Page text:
BBC Question Time host Fiona Bruce has been cleared of “anti-SNP” bias following an investigation by the corporation’s Executive Complaint Unit (ECU).

In their findings, the broadcaster’s internal watchdog said the presenter’s claim that the SNP had come “off the rails” was “rooted in evidence.”

They said the party themselves had already “publicly acknowledged the severity of the difficulties.”

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The broadcaster was criticised for comments made when the show was filmed in Fort William in May.

The previous month had seen the party’s chief executive Peter Murrell and the then treasurer Colin Beattie arrested in connection with Operation Branchform, the Police Scotland probe into the SNP’s finances and funding.

Both men were questioned by detectives and released without charge, pending further investigation.

That development in the probe followed a bitter and divisive leadership contest.

In her opening monologue, Ms Bruce said: “Tonight Question Time is in Scotland for the first time since the SNP came off the rails in such spectacular fashion.

“Following Nicola Sturgeon’s resignation and the arrest of high-profile SNP officials in the course of a police investigation into party finances, the audience here in Fort William want to know what it all means for Scotland and for the UK.”

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Prominent independence supporters rushed to Twitter to complain about the language used.

The journalist Gerry Hassan said it was “impossible to imagine” that Bruce or any other BBC journalist would “describe the UK Tories in such a manner”.

In a tweet that was shared more than 1,600 times, he added: “Am not saying the SNP do not have difficult questions to answer or are not in a difficult place but this is unacceptable framing & editorialising by the BBC.

“Fiona Bruce has never introduced #bbcqt in such a partisan way about Tory or Labour problems.”

There were also complaints that the party's representative on the programme, Net Zero Secretary Màiri McAllan, had been interrupted far more than fellow panellists,  Alba leader Alex Salmond, Scottish Labour’s deputy leader Jackie Baillie, Tory peer Malcolm Offord and journalist Nina Myskow.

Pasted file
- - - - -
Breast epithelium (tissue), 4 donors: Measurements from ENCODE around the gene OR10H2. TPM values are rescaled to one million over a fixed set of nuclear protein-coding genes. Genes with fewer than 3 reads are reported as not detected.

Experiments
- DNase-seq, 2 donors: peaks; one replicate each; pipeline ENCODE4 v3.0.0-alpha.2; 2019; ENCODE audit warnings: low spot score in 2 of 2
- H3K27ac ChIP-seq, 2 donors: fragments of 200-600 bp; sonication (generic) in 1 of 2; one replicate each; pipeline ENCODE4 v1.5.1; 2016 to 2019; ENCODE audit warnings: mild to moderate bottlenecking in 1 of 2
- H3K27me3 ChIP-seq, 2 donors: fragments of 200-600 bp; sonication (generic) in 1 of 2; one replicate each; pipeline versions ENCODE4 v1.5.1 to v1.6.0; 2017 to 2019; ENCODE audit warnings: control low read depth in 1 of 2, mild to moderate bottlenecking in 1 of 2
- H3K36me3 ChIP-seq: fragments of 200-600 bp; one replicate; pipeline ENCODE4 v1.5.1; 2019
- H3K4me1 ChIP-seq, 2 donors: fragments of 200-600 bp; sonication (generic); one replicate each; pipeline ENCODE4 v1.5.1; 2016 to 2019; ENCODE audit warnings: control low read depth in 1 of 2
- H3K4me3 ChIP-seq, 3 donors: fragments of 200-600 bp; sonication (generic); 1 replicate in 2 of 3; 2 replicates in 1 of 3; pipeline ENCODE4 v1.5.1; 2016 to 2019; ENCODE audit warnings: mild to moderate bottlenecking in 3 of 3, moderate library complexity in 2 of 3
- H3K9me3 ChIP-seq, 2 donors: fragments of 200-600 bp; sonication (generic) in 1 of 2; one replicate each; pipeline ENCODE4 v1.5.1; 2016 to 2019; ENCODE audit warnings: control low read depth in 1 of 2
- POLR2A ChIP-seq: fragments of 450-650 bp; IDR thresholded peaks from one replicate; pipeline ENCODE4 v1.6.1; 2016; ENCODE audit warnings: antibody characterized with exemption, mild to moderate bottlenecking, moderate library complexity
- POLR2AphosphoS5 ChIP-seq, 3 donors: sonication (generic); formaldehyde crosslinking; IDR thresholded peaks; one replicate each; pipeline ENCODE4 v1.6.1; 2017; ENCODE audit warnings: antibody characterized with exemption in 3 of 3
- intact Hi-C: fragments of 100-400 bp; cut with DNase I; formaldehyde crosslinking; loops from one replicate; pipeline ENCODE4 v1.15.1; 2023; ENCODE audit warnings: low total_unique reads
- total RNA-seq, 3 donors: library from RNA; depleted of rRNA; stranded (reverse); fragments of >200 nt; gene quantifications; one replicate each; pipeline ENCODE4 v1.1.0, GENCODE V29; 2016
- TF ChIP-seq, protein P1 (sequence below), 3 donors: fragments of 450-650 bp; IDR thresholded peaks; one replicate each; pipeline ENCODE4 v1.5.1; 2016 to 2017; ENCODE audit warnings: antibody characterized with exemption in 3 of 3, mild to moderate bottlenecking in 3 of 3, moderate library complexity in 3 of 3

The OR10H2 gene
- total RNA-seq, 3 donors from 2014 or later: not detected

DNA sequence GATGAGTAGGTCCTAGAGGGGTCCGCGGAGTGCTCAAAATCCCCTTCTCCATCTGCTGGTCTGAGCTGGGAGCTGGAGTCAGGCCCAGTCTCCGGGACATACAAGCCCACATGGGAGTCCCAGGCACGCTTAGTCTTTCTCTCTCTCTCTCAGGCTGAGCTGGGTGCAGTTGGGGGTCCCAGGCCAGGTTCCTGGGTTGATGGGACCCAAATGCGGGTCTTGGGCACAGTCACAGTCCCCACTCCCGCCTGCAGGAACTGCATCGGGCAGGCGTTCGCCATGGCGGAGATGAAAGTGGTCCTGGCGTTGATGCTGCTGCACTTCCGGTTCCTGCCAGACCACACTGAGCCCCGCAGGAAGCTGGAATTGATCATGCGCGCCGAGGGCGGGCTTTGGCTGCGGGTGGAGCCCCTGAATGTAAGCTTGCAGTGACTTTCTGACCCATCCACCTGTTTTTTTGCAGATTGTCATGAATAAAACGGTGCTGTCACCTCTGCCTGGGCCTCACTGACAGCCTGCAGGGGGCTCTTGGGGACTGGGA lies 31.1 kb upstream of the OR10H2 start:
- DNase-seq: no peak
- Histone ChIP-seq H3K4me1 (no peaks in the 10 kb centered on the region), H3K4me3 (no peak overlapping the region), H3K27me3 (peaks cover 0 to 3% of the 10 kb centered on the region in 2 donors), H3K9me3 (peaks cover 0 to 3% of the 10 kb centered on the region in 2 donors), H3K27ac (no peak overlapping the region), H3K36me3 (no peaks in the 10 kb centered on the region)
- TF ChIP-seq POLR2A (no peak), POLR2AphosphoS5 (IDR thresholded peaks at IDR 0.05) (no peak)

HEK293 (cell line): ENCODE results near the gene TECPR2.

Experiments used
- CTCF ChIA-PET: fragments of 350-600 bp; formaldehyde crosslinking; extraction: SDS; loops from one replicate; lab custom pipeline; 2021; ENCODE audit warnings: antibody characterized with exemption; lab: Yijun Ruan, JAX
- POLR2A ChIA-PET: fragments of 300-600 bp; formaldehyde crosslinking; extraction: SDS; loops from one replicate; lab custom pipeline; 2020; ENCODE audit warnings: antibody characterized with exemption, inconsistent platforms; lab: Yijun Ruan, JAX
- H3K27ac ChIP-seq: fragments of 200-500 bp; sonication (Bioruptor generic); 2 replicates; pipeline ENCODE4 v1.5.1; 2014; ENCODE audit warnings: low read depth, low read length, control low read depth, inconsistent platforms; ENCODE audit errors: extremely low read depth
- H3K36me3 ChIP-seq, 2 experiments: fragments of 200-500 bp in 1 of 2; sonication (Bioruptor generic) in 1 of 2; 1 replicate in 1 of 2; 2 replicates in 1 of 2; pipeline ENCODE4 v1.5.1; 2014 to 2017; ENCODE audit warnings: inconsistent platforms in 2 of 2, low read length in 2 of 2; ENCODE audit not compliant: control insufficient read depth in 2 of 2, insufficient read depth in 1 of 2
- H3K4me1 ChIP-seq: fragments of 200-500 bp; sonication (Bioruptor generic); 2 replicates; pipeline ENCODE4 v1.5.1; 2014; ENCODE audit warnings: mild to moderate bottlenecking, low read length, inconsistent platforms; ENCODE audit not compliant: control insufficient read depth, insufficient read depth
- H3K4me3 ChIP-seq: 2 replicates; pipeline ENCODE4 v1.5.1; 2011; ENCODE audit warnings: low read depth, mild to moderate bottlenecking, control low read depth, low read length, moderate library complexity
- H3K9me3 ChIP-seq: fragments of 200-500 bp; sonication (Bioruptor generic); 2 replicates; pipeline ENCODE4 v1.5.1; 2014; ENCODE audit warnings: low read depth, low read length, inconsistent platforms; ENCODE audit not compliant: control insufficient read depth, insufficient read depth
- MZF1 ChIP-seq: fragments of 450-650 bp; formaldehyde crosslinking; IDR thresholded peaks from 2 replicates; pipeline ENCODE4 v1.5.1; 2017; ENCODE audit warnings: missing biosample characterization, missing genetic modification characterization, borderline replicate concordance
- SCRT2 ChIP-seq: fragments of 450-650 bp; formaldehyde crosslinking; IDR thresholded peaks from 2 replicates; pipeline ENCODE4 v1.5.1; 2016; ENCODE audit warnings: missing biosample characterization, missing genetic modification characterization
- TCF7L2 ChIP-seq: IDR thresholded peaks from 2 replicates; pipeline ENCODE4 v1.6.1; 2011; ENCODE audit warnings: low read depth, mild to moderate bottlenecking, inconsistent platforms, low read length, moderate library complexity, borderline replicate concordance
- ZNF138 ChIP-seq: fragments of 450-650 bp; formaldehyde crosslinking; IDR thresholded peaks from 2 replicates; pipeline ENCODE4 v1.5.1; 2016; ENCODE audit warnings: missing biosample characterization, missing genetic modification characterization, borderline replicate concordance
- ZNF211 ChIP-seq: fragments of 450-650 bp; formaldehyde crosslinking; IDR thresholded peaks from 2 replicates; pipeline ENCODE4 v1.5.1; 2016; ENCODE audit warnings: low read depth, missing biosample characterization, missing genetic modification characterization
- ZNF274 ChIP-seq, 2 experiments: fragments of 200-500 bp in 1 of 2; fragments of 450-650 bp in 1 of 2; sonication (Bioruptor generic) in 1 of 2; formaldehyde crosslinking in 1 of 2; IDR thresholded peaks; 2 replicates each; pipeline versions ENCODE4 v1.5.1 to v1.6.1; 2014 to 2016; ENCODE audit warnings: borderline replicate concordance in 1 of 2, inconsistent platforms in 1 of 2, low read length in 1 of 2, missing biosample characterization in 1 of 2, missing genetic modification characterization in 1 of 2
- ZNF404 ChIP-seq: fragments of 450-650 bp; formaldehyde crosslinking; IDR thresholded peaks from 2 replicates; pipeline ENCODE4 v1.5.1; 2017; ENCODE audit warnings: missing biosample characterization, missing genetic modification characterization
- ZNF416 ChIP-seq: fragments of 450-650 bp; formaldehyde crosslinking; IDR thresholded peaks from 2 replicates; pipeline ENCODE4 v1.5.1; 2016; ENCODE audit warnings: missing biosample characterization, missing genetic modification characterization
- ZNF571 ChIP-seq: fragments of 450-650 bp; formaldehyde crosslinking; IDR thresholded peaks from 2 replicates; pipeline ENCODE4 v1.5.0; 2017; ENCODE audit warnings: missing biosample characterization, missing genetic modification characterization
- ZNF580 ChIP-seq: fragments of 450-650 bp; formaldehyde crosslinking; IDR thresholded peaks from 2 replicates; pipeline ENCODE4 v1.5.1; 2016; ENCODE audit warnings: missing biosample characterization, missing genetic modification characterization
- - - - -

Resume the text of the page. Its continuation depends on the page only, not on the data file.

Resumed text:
SNP president Michael Russell said the programme showed "blatant bias against SNP guests on the panel."

“From the opening introduction, Fiona Bruce’s hostility was evident. The programme is now a clear example of the failure of the BBC to live up to its charter and guidelines and should be either recommissioned with a company and presenter that is prepared to observe the rules and hide their prejudices or scrapped”, he said.

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According to the latest BBC complaints log, a viewer claimed Ms Bruce “lacked impartiality in her handling of the panellists, in particular in her assertion that the SNP had ‘come off the rails’ since the programme last visited Scotland.”

In their investigation, the ECU “considered whether the programme met BBC standards on due accuracy and impartiality.”

The report states that the BBC Editorial Guidelines “allow presenters, reporters and correspondents to provide ‘professional judgements rooted in evidence’.”

“In the ECU’s view Fiona Bruce’s comment about the SNP fell into that category and noted the SNP itself had publicly acknowledged the severity of the difficulties it faced, in terms arguably stronger than those used on the programme.

“Overall, the ECU considered all sides in the debate that evening were fairly challenged and if it appeared the SNP were under particular scrutiny this was as a result of their position as the Scottish Government and of recent events, rather than an indication of bias by the presenter or the BBC.”